OSU senior forward Marc Loving (2) fistbumps with a fan during the Buckeyes’ game against Northwestern on Jan. 22. The Buckeyes lost 74-72. Credit: Nick McWilliams | Sports EditorIt’s been a rough season for the Ohio State men’s basketball team, and it could get a lot rougher after the team’s next game.The Buckeyes were embarrassed by then 11-10 Iowa in their last game, dropping a winnable game 85-72 in a contest that could have pointed the program in the right direction. OSU picked up a big win against Minnesota at home, but lost all momentum against the Hawkeyes.Simply put, the loss to Iowa was a low point for OSU. Even though the worst loss in terms of score came at the hands of Wisconsin, the Buckeyes looked totally outmatched by an Iowa team missing its leading scorer, Peter Jok. Now, with a 3-6 conference record and just nine games left to salvage anything from a season littered with missed opportunities, the Buckeyes must find a way to beat the Big Ten’s best team — Maryland. And given how OSU has played thus far, there is little to convince Buckeye fans of a possible win on Tuesday. Following the team’s loss to Northwestern, junior center Trevor Thompson expressed his views as to why the team was losing, and losing in such ugly fashion. “We have to play for Ohio State,” he said. “We have to play for the university and for each other. What happens is we start to play for ourselves and were not thinking about the team. We have to be selfless. That has to be consistent.”The Terrapins are 19-2 this season and have won six straight conference games. Highlighted by a tough defense and the dynamic scoring ability of junior guard Melo Trimble, Maryland is one of the toughest matchups OSU will have this season. After Iowa, OSU coach Thad Matta was straight to the point about what went wrong.“We’ve got to try harder,” Matta said. “We did some things defensively tonight that I’ve never, ever seen us do. And give Iowa credit, my god did they play well. We just couldn’t get the stops that we needed.”Against Maryland, OSU will have to get stops. The Terrapins are a team that might not light up the scoreboard with points, but will limit an opposing offense to an average of 65.8 points per game. By contrast, the Buckeyes average 73.4 points per game, but have suffered from a lack of output from upperclassmen like senior forward Marc Loving and redshirt junior guard Kam Williams. Although each have averaged 11.4 and 10.3 points per game, respectively, both have been wildly inconsistent.Both players have the lowest plus-minus mark of the OSU starters, as Loving has posted a 3.7 on average, while Williams averages a meager 2.9. Thompson has been one of the lone bright spots for the Buckeyes, averaging 10.5 points and 9.2 rebounds per game this season in his starting role. However, against Iowa, he failed to score in 13 minutes, and fouled out in the second half. Although a rebound for Thompson is likely against Maryland, OSU will need stronger output from Williams and Loving for the rest of the season if anything is to come for the Buckeyes. After the loss to Northwestern, Williams stood up in the locker room, and addressed the team. “We need everybody, going into a basketball game, to have the same, positive, common goal to win the game,” he said. “Not stats, not how many rebounds I can get or how many points I can get. The ultimate thing we are trying to achieve is to win basketball games. That’s why it’s a team game.”Williams might be standing up,expressing his views vocally and trying to rally the troops, but OSU has little hope if play does not improve. Maryland rolls into Columbus on Tuesday at 7 p.m. in the Schottenstein Center.Prediction: Maryland 83, Ohio State 69.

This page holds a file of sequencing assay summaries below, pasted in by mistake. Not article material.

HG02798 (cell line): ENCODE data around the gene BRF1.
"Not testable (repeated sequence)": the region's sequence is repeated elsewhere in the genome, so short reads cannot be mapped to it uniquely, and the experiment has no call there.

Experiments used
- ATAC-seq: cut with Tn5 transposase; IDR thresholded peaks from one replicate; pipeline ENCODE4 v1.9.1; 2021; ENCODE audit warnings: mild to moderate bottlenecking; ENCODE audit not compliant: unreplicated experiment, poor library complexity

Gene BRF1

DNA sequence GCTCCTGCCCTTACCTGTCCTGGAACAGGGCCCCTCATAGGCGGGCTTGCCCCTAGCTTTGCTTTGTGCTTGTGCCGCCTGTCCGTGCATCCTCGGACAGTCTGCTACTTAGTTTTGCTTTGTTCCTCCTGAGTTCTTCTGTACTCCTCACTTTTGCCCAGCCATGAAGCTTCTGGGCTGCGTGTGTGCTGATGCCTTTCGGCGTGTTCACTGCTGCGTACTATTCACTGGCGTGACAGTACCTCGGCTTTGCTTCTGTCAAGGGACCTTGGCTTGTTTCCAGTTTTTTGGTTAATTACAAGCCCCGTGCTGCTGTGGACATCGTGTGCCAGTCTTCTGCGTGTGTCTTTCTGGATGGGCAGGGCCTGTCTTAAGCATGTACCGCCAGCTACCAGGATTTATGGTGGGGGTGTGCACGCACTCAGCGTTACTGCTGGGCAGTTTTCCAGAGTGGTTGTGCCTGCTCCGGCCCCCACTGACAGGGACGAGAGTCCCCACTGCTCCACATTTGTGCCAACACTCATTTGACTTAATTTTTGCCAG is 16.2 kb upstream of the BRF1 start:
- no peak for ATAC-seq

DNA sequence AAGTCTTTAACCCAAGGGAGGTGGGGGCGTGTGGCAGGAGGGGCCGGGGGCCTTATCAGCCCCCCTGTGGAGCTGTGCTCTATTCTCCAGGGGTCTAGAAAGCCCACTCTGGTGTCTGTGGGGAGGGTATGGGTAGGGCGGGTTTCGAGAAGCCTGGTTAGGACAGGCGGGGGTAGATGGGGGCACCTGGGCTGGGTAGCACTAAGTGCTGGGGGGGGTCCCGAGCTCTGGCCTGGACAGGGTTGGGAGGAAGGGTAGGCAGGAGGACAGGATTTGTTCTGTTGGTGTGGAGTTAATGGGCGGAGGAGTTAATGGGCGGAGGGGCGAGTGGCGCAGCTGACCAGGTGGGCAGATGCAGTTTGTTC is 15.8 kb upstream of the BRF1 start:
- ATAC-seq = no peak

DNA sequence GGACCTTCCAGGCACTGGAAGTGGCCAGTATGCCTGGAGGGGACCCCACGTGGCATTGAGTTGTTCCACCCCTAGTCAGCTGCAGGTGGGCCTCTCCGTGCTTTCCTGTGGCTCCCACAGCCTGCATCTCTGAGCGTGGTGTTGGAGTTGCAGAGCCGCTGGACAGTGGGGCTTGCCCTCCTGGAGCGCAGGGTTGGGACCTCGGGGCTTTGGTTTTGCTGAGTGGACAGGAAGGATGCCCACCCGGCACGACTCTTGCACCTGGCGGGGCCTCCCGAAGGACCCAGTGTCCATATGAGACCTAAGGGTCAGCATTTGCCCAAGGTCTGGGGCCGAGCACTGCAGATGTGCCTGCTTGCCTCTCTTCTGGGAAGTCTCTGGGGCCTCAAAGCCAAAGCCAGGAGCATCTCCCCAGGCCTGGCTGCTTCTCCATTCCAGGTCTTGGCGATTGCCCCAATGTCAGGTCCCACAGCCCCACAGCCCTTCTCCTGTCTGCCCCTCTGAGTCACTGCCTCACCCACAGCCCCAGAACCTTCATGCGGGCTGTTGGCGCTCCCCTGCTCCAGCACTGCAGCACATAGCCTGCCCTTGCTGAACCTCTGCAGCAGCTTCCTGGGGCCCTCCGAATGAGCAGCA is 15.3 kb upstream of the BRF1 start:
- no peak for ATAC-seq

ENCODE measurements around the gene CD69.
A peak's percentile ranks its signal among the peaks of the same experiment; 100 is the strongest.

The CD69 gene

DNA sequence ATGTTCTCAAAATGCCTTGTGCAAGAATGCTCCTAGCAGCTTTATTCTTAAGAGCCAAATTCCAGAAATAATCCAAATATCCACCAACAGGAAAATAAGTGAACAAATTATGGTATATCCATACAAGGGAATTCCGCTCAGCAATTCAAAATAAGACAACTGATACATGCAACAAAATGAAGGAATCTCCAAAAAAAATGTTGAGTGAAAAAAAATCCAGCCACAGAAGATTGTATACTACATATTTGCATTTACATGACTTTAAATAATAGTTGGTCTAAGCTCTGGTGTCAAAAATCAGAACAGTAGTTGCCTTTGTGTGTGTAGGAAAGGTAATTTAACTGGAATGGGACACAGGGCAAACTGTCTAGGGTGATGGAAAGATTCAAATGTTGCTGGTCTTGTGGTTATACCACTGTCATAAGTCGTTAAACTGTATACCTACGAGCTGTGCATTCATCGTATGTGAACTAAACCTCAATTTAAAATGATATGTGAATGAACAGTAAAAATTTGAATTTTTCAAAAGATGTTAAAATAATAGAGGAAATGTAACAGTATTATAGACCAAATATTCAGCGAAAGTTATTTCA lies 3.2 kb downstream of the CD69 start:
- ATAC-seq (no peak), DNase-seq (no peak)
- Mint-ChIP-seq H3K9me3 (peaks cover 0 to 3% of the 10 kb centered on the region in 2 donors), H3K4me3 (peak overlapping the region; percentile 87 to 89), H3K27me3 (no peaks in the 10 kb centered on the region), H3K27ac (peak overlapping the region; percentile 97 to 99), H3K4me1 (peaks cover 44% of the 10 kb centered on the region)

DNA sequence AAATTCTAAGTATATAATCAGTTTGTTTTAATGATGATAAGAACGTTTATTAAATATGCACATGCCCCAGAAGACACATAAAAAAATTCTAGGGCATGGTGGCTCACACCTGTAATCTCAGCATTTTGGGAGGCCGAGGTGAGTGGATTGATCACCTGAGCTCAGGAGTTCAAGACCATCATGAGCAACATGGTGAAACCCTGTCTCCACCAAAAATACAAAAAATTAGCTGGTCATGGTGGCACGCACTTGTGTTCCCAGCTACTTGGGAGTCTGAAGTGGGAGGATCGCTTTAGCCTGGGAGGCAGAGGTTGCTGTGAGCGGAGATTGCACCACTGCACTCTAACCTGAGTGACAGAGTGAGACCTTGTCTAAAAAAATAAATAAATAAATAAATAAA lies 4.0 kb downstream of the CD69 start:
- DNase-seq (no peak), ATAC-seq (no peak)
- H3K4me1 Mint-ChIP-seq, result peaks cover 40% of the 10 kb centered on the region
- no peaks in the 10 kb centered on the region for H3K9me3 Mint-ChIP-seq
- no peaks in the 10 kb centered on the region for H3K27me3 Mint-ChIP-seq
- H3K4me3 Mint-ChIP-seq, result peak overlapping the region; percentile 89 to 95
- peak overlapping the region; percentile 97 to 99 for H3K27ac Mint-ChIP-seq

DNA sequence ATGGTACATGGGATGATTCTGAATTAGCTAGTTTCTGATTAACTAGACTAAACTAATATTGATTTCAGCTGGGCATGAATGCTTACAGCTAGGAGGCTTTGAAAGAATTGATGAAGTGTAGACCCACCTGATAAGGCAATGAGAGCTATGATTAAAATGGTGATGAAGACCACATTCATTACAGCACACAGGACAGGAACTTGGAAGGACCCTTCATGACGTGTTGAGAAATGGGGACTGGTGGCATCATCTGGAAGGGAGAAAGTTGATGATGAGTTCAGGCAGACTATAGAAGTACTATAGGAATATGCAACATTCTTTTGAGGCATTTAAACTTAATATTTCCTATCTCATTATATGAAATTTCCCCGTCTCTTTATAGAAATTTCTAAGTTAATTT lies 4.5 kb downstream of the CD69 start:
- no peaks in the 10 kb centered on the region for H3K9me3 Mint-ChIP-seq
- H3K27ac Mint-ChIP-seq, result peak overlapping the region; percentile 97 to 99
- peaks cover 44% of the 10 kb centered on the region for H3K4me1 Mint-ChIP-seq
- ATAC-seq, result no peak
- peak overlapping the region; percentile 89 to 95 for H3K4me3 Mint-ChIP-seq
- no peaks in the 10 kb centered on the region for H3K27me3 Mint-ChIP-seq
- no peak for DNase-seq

Trailing by four shots heading into the Memorial’s final round, round one co-leader Justin Rose shot a near-flawless 66 on Sunday to claim his first career PGA tour victory at 18-under par.“For me, it’s a great way to win,” Rose said. “And to win here at the Memorial, at Jack’s tournament, I couldn’t think of a better place to win my first tournament. It’s a great day.”Chasing three-round leader Rickie Fowler, Rose said he was able to stay focused on his game and let the rest take care of itself.“I knew that I was in the hunt all week, but I wasn’t playing golf like I was in the hunt all week,” he said. “I was just in the moment and I thought that paid off for me today.”Playing nearly mistake-free golf with just one bogey in the first three days, the youngster Fowler was unable to close it out with three bogeys and a double bogey in his final round.Knotted at 16-under par heading into the par-3 12th hole, Fowler made double bogey to drop two shots back and never held the lead again.“I was just trying to aim at the back bunker and cut it off a little bit there,” said Fowler. “The ball started going where I wasn’t trying to. So I just made a bad swing and paid for it.”Although Fowler’s final round 73 resulted in a second place finish at 15-under, he was still pleased with his overall performance this week.“It was an awesome week,” he said. “Obviously not the round that I wanted today, didn’t hit as many greens as I would like to, but we had a lot of fun.”Rounding out the top five were Bo Van Pelt and Ricky Barnes in a tie for third at 12-under and Ryan Moore, Phil Mickelson and Tim Petrovic tied for fifth at 11-under par.World No. 1 Tiger Woods finished out his week with an even par 72, leaving him in a tie for 19th at 6-under for the tournament.The PGA tour will head south next week for the St. Jude Classic in Memphis, Tenn., before heading to the famed Pebble Beach Golf Links in two weeks for the 2010 edition of the U.S. Open.